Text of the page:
However, that it’s not to say that manufacturing is not paying competitive wages. According to the U.S. Bureau of Labor Statistics, skilled manufacturing jobs can pay an average of $30,000 and rise to more than $60,000 per year after four years, depending on the employee’s skill level and employer’s sector.

This is an average of almost $12,000 per year more than a student who holds a BA degree after four years in the workforce. Occupation, not degree level, can determine income!

Manufacturing companies are using a broad range of sources for recruiting skilled employees. According to the NTMA/PMA survey, to address the challenge of recruiting qualified employees, NTMA and PMA member respondents report using several different techniques.

A good example the initiatives that the private sector is launching is the National Tooling and Machining Association’s initiative NTMA-U,  an innovative new program of online education that bridges the gap between traditional degree programs and skills-based certification curricula. Through agreements with participating colleges, students can take courses online and earn credits toward an associate degree, as well as gain the knowledge to complete their NIMS written exam while building valuable industry-specific knowledge.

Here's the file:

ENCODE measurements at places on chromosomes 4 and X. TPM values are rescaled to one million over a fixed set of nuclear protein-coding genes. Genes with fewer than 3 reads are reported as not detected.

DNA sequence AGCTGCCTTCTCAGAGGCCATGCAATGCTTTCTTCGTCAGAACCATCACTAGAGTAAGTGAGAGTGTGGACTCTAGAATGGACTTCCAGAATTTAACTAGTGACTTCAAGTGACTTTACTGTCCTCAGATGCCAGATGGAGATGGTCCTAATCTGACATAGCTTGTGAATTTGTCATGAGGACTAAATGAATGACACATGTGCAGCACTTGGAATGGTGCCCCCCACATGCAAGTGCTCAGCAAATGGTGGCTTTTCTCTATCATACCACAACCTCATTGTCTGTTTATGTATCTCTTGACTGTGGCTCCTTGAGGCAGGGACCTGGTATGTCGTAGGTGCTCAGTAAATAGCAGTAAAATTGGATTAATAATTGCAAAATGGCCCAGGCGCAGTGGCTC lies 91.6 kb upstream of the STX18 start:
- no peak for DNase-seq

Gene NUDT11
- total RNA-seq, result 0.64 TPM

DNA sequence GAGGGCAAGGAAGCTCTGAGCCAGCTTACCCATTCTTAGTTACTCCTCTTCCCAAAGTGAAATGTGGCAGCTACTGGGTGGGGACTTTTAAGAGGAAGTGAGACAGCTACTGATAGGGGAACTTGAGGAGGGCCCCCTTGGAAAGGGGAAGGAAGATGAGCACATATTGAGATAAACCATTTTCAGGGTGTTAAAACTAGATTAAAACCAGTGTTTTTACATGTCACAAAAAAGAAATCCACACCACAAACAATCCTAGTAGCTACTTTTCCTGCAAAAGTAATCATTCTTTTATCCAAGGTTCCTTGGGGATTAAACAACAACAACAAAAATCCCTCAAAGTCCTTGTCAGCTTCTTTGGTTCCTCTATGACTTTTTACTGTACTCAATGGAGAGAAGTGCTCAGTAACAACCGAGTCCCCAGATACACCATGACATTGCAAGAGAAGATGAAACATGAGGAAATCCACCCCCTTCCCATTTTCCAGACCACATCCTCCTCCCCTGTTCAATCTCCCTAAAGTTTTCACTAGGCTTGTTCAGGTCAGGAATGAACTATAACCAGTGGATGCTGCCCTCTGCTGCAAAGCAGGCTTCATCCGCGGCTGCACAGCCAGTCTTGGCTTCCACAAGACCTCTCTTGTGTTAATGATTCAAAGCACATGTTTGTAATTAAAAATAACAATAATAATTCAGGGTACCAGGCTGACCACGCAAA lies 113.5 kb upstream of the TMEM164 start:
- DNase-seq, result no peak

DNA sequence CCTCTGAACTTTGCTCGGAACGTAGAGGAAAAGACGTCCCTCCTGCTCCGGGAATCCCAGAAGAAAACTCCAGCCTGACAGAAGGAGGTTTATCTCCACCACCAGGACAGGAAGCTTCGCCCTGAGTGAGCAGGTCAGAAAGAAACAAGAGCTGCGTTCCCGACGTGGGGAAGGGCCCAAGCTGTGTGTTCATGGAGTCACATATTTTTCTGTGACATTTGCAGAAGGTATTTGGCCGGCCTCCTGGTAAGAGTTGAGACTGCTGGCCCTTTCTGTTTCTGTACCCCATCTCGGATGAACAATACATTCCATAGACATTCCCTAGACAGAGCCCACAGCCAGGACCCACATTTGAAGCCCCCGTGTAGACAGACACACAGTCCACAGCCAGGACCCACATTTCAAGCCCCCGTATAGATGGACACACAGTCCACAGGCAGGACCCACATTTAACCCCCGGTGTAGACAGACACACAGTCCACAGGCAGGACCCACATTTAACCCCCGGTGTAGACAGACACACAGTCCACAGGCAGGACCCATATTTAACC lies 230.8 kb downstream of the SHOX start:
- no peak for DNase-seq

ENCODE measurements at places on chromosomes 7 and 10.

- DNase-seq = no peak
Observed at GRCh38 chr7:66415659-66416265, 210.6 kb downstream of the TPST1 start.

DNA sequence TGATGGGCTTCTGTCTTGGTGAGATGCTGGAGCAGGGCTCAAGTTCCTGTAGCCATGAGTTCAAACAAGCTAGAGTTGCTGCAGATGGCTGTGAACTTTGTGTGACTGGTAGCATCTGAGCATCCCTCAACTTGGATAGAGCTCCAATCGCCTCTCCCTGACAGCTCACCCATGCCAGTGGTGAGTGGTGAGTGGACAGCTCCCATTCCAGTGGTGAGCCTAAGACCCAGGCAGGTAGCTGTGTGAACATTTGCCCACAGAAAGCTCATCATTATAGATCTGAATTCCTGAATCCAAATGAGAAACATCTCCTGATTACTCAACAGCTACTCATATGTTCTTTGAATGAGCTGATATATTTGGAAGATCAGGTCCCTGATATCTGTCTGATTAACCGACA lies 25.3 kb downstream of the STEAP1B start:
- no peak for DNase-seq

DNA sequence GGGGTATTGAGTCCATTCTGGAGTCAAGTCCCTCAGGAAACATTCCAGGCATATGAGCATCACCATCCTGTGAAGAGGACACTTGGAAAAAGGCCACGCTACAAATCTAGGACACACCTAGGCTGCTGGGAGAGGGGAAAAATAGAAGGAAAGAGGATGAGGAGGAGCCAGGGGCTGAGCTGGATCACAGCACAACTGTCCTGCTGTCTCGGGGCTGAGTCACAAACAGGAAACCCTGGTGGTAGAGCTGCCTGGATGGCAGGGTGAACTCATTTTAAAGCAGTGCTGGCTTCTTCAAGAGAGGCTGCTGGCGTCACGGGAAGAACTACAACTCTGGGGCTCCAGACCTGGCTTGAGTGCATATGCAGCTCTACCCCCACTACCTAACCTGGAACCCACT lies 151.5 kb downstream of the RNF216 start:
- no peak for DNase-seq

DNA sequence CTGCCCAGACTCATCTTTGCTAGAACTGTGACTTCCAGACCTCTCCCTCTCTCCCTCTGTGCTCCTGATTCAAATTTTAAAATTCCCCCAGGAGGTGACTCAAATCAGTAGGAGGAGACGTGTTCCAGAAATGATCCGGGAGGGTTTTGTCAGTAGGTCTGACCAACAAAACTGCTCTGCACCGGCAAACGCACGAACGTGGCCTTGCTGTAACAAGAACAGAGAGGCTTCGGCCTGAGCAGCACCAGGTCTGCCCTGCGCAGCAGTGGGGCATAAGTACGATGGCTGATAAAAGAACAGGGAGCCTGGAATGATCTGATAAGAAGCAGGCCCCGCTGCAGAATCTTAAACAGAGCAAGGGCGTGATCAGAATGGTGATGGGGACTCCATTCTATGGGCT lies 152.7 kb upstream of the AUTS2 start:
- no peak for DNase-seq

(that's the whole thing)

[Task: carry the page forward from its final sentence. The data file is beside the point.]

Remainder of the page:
There are scores of training and apprenticeship programs now underway across the country. Manufacturers understand that they must train workers, but are still having difficulty finding those workers who can/want to be training. This problem stems from several issues: The educational system pushes all students toward a four year college degree and away from vocational schools.

Math and science skills need to be better emphasized throughout the educational system. There is also a perception issue – manufacturing jobs are viewed as low paying “dirty” jobs. The sector needs to market manufacturing to young workers and students – the industry offers good jobs in modern, clean facilities at good wages. The sector is growing and can offer great careers. The industry knows this and is working to change perceptions to potential workers.

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I think we can do it here and make more money.

There are several reasons why the jobs are coming home.

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The Time is Right! Pride in American Manufacturing is back!